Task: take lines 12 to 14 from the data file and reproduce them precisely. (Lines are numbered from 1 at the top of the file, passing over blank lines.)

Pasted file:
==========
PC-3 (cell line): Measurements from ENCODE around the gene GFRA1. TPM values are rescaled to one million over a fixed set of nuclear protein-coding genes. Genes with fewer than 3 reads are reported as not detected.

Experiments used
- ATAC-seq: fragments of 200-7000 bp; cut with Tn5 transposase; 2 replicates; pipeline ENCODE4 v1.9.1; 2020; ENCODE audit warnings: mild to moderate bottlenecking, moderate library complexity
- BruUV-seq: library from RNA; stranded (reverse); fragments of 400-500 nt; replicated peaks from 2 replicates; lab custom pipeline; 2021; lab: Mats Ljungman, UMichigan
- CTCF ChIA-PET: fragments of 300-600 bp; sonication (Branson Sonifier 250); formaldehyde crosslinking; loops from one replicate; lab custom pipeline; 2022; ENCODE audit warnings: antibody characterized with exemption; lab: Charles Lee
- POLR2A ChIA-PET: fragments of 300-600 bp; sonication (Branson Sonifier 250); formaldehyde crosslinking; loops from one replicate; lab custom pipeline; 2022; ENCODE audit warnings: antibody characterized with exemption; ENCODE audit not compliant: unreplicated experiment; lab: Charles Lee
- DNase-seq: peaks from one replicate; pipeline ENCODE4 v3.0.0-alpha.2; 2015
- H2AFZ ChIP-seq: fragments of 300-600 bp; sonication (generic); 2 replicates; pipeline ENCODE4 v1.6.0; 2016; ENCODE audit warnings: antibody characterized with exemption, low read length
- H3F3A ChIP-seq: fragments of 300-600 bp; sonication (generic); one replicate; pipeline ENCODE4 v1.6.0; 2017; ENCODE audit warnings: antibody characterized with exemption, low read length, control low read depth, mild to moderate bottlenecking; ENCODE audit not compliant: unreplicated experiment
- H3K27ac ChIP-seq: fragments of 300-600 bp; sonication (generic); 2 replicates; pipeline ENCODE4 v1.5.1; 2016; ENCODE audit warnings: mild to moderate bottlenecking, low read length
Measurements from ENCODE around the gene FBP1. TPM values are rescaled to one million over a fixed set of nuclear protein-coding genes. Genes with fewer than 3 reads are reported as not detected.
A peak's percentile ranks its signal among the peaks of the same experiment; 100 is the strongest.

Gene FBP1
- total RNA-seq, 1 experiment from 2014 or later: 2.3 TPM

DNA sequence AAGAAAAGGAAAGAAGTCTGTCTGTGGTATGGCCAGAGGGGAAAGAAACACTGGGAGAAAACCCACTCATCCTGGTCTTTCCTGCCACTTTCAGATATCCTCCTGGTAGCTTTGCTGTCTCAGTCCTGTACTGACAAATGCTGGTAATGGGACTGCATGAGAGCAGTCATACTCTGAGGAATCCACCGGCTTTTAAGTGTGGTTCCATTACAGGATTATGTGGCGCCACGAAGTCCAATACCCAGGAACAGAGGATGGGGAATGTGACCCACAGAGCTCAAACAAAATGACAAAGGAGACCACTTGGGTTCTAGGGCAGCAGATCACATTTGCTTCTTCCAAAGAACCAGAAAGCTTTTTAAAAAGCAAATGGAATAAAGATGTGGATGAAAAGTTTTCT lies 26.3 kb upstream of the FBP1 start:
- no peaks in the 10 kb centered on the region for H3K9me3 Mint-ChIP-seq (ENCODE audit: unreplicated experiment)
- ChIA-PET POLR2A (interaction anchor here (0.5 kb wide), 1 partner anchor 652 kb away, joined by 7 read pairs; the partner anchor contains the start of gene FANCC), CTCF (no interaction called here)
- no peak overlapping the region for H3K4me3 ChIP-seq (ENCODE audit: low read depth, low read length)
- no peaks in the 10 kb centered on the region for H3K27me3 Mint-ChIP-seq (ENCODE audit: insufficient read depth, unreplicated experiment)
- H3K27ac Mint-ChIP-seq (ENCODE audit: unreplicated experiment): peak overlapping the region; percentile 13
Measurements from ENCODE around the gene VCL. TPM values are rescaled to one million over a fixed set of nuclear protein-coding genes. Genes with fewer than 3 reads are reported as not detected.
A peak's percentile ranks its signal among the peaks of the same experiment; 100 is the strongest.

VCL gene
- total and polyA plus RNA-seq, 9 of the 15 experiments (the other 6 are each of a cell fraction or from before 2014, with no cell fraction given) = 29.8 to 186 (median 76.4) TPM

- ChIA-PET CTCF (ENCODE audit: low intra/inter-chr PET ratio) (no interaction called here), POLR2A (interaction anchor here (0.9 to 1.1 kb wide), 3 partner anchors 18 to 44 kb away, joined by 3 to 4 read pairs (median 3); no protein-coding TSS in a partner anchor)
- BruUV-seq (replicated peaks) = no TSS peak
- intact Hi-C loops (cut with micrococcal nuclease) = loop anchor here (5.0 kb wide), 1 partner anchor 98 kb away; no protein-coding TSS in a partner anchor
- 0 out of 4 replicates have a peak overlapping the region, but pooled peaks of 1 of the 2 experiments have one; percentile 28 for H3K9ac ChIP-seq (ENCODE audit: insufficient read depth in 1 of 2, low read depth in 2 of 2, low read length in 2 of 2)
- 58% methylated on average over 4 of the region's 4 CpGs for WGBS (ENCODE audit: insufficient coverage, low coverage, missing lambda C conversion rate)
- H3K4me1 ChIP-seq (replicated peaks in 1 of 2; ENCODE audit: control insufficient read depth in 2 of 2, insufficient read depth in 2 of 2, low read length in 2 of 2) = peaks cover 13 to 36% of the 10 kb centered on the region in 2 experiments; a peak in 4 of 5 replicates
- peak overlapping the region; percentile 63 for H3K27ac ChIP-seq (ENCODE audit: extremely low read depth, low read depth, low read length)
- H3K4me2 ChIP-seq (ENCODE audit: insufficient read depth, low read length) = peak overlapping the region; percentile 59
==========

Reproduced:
A peak's percentile ranks its signal among the peaks of the same experiment; 100 is the strongest.

Gene FBP1
- total RNA-seq, 1 experiment from 2014 or later: 2.3 TPM